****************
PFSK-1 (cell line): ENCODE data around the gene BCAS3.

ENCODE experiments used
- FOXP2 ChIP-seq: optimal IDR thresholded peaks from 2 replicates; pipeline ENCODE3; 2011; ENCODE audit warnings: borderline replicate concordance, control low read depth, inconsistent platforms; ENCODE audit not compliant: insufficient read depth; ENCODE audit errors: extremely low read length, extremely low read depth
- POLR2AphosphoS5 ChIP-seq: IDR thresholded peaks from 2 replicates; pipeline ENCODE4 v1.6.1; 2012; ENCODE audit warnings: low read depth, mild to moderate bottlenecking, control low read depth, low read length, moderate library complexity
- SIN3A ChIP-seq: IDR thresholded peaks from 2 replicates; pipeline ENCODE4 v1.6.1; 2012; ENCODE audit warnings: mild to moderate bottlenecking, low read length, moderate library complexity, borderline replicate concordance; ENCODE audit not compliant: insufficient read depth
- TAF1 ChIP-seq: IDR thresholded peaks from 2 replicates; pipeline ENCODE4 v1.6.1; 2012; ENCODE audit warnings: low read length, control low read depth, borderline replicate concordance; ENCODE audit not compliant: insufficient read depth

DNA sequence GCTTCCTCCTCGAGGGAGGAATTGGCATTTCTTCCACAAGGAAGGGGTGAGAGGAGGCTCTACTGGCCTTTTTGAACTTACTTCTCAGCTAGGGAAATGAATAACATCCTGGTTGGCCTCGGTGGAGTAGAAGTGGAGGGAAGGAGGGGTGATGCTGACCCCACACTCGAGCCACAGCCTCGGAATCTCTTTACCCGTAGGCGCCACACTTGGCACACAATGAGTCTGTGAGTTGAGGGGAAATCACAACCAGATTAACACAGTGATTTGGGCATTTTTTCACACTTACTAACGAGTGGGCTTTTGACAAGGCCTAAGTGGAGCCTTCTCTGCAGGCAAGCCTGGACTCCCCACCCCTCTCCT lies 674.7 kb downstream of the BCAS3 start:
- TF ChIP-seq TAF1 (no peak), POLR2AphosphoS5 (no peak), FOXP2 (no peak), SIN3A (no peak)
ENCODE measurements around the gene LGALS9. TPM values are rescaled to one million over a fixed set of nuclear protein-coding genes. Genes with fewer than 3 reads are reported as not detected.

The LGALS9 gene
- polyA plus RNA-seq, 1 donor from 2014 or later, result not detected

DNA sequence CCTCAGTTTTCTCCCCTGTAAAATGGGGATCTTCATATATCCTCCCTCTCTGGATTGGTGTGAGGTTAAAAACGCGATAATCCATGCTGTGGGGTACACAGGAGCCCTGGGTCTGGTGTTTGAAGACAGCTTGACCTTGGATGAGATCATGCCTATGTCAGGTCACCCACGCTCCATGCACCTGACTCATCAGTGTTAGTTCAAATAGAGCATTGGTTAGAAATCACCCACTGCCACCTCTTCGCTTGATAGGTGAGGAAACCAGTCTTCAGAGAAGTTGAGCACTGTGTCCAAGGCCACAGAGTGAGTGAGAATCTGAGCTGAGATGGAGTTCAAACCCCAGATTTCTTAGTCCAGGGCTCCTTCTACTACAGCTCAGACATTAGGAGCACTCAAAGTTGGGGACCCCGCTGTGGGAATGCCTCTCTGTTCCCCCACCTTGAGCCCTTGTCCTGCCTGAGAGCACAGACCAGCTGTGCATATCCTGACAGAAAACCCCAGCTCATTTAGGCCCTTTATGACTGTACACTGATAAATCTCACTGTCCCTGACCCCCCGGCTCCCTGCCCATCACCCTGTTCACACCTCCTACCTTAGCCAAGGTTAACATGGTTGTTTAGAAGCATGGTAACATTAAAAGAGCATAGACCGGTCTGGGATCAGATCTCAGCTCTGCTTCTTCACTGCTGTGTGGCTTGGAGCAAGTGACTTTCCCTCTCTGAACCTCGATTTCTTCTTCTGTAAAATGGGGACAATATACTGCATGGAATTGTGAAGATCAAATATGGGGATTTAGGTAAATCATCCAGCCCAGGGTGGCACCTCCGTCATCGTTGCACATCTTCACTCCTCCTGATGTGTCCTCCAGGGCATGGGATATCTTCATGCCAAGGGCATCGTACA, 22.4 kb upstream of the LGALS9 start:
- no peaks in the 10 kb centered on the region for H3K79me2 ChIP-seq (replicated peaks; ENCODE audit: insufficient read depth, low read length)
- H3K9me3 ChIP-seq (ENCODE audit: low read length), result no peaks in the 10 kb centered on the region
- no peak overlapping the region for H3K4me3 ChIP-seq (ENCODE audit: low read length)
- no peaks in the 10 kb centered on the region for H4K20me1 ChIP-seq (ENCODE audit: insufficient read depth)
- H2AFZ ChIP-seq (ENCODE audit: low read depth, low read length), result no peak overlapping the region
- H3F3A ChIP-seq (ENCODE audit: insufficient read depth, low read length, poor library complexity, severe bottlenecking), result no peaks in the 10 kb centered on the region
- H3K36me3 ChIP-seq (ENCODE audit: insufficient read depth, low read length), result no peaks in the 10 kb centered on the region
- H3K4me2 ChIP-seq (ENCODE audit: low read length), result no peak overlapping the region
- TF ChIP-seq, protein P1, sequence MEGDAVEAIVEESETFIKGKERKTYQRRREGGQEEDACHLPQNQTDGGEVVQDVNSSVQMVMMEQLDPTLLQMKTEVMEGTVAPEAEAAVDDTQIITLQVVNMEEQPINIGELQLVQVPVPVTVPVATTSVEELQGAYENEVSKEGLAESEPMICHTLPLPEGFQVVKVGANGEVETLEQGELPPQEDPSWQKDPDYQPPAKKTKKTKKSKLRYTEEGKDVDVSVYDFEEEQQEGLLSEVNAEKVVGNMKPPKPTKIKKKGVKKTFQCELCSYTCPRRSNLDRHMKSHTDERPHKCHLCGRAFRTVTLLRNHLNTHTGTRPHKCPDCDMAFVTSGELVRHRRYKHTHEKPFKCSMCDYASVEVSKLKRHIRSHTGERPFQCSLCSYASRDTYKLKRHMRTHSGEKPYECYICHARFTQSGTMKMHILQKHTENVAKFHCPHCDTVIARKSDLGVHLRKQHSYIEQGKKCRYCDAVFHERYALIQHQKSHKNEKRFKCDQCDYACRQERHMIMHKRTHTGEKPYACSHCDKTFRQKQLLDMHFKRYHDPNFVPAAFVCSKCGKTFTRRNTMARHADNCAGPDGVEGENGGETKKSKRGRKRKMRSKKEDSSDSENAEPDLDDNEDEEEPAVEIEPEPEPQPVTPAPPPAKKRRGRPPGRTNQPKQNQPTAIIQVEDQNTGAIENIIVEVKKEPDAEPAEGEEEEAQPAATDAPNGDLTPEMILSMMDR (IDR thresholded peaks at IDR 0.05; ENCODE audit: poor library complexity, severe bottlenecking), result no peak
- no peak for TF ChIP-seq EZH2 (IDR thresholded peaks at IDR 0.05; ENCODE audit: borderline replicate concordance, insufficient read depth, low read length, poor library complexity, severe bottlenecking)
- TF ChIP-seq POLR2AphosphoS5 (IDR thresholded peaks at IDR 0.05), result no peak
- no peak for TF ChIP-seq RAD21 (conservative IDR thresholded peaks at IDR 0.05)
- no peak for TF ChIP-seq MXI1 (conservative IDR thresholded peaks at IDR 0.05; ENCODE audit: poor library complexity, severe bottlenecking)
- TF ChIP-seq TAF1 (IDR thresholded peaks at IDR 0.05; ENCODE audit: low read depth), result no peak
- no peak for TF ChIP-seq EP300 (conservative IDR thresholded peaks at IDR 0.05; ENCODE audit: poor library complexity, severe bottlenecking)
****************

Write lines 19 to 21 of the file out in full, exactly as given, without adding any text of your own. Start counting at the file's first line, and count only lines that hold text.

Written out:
- H3K36me3 ChIP-seq (ENCODE audit: insufficient read depth, low read length), result no peaks in the 10 kb centered on the region
- H3K4me2 ChIP-seq (ENCODE audit: low read length), result no peak overlapping the region
- TF ChIP-seq, protein P1, sequence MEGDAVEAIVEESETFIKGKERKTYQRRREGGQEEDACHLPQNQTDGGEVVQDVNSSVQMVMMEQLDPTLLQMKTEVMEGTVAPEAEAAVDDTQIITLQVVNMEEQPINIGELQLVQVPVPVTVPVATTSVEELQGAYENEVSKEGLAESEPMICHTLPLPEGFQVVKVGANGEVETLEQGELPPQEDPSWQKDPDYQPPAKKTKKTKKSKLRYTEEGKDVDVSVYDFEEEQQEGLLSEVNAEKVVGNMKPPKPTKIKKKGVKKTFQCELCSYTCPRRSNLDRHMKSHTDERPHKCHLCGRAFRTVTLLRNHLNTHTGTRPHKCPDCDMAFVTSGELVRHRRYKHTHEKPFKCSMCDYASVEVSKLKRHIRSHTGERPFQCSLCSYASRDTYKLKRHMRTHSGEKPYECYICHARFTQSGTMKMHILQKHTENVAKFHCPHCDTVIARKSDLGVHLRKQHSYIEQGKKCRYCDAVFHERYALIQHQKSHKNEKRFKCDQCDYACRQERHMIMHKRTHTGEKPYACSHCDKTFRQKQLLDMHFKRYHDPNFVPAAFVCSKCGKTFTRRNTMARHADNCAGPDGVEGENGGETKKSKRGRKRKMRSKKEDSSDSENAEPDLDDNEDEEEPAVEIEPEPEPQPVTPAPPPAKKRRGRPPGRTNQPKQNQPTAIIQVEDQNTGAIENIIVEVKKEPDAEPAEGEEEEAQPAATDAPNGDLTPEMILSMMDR (IDR thresholded peaks at IDR 0.05; ENCODE audit: poor library complexity, severe bottlenecking), result no peak